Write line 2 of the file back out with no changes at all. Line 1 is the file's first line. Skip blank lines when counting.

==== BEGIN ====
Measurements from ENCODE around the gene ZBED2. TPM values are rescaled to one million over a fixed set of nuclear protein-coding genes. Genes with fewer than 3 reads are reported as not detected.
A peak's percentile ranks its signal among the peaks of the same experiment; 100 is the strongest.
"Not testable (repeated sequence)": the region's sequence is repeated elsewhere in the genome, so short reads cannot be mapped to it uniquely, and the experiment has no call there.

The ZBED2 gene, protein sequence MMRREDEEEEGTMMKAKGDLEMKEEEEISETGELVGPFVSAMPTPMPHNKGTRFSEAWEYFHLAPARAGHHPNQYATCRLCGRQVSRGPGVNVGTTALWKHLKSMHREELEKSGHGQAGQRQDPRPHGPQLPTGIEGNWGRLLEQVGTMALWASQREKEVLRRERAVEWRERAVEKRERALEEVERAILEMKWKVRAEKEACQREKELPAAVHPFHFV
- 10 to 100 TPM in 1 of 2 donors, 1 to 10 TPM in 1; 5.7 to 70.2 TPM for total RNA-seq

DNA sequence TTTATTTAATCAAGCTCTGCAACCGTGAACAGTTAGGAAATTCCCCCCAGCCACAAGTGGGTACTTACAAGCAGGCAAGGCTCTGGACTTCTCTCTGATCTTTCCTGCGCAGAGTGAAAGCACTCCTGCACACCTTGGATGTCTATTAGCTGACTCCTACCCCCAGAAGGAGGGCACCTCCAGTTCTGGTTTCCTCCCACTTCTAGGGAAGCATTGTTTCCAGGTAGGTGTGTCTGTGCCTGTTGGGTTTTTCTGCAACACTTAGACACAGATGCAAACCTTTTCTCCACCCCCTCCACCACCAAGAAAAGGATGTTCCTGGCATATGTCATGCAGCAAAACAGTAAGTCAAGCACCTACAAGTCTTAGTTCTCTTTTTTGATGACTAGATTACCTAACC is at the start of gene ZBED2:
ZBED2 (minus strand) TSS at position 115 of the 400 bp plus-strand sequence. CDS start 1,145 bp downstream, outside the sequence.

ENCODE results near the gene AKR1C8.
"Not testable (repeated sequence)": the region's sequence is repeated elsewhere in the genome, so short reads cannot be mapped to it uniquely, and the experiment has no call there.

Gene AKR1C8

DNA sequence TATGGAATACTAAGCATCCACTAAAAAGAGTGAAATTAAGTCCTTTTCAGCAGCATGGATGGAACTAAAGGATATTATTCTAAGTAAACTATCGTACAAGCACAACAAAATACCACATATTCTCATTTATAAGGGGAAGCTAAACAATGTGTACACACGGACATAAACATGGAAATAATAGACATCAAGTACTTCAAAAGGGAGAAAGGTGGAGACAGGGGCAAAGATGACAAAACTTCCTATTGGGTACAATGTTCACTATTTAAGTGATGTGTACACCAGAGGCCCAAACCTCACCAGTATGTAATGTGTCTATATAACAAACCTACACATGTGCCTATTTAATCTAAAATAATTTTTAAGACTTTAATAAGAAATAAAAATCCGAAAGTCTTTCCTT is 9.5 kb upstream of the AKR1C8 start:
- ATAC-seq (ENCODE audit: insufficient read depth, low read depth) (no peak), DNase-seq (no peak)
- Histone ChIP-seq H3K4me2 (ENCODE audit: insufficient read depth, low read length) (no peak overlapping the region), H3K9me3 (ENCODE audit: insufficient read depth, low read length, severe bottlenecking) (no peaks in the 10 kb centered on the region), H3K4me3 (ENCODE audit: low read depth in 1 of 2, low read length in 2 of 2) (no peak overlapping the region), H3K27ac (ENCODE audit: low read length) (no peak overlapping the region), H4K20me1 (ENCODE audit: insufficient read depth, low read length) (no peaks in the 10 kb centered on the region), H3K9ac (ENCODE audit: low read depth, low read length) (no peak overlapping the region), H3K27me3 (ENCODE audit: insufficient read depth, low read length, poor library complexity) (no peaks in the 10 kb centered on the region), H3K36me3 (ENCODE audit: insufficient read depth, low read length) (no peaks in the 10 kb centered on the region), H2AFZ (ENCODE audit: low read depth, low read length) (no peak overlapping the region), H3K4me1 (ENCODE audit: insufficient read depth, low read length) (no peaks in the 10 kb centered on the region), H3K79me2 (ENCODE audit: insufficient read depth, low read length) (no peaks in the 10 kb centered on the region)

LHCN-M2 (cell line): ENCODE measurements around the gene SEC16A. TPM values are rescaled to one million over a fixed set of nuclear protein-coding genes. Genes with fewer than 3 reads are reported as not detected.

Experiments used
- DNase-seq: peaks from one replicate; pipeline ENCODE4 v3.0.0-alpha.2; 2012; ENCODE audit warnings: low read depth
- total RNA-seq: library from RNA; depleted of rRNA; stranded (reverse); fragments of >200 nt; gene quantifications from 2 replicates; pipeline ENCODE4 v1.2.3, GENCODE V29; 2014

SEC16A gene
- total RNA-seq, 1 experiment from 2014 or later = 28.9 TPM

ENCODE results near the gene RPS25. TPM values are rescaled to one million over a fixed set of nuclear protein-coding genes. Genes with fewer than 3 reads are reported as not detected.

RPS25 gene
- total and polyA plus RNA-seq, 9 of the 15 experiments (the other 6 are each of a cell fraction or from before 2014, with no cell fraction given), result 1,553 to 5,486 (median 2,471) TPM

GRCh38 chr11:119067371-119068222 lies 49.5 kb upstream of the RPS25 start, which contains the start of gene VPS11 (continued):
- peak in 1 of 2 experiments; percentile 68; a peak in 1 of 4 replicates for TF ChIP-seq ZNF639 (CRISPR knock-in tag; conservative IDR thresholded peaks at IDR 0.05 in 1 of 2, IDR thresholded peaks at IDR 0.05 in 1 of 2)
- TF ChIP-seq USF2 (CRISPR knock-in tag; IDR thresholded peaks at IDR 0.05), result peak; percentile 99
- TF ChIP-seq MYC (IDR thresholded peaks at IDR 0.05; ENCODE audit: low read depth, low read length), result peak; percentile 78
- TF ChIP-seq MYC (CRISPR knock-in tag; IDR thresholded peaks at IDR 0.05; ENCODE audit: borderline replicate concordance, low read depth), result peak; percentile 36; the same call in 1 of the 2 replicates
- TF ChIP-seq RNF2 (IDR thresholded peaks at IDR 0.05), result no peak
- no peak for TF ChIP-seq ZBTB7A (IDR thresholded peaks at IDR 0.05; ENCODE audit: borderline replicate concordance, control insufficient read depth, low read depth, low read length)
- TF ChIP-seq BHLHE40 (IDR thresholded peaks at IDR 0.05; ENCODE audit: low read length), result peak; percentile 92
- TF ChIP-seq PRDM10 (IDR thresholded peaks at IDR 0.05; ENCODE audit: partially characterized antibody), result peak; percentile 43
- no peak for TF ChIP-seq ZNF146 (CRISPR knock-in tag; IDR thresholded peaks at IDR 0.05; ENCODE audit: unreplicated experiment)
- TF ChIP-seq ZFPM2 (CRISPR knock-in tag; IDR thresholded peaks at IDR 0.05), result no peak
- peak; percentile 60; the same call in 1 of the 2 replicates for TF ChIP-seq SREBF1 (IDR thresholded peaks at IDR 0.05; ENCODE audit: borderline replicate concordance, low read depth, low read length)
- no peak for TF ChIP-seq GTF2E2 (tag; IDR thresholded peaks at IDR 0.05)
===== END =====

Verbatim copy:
A peak's percentile ranks its signal among the peaks of the same experiment; 100 is the strongest.